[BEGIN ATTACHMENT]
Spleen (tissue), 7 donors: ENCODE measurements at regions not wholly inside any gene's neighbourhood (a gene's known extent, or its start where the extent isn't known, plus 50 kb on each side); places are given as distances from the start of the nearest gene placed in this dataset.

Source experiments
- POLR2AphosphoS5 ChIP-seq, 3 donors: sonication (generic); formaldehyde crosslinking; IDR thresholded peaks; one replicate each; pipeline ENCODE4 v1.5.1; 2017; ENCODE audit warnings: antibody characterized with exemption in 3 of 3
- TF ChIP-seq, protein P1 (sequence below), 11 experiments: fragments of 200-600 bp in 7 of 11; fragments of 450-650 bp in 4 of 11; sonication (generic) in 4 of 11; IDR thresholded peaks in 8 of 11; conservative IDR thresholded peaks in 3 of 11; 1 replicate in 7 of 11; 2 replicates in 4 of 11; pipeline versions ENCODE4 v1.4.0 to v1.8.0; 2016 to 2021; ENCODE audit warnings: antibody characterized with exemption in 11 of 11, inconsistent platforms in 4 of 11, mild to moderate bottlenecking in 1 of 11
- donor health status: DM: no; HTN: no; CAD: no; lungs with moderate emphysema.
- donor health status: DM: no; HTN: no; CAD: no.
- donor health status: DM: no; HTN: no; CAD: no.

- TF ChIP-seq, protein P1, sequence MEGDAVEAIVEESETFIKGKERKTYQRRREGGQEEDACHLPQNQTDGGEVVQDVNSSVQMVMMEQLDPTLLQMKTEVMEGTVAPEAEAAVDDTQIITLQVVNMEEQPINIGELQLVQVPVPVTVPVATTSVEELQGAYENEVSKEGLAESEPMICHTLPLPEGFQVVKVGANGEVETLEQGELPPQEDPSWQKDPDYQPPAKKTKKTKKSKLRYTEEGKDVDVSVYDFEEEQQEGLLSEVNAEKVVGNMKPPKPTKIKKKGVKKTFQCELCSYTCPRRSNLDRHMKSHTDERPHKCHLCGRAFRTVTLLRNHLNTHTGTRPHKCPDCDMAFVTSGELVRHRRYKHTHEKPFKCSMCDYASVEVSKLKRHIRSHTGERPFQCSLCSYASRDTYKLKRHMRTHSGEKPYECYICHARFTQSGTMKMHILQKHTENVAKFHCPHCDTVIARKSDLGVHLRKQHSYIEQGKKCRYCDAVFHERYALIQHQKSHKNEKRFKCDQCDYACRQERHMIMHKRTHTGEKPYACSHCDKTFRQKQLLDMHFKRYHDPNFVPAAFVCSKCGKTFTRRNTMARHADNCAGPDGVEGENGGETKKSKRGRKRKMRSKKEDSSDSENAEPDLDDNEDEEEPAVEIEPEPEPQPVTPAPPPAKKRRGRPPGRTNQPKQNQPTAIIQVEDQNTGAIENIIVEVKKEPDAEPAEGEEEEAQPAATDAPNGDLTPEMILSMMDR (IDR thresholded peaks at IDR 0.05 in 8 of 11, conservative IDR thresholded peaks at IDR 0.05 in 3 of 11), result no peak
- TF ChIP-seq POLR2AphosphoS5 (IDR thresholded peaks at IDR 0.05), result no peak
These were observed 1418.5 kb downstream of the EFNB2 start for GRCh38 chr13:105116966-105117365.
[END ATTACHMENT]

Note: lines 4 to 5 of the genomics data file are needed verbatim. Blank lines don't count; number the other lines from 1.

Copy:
- TF ChIP-seq, protein P1 (sequence below), 11 experiments: fragments of 200-600 bp in 7 of 11; fragments of 450-650 bp in 4 of 11; sonication (generic) in 4 of 11; IDR thresholded peaks in 8 of 11; conservative IDR thresholded peaks in 3 of 11; 1 replicate in 7 of 11; 2 replicates in 4 of 11; pipeline versions ENCODE4 v1.4.0 to v1.8.0; 2016 to 2021; ENCODE audit warnings: antibody characterized with exemption in 11 of 11, inconsistent platforms in 4 of 11, mild to moderate bottlenecking in 1 of 11
- donor health status: DM: no; HTN: no; CAD: no; lungs with moderate emphysema.